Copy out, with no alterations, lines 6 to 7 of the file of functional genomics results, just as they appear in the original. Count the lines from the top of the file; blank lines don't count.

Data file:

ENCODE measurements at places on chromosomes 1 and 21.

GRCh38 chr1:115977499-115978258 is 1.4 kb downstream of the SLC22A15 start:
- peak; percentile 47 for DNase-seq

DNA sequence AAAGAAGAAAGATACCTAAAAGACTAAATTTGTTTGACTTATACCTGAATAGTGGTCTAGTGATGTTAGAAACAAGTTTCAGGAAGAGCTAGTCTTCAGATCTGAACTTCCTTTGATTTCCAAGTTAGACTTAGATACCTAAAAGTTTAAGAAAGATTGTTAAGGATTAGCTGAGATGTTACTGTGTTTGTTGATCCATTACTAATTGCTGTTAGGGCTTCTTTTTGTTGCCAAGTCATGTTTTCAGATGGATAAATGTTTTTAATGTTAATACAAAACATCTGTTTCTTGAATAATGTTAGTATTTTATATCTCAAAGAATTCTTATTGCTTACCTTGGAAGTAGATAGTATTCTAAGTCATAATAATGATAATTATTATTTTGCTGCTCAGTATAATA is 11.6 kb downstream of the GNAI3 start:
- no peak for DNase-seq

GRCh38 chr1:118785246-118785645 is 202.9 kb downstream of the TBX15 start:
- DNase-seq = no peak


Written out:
GRCh38 chr1:118785246-118785645 is 202.9 kb downstream of the TBX15 start:
- DNase-seq = no peak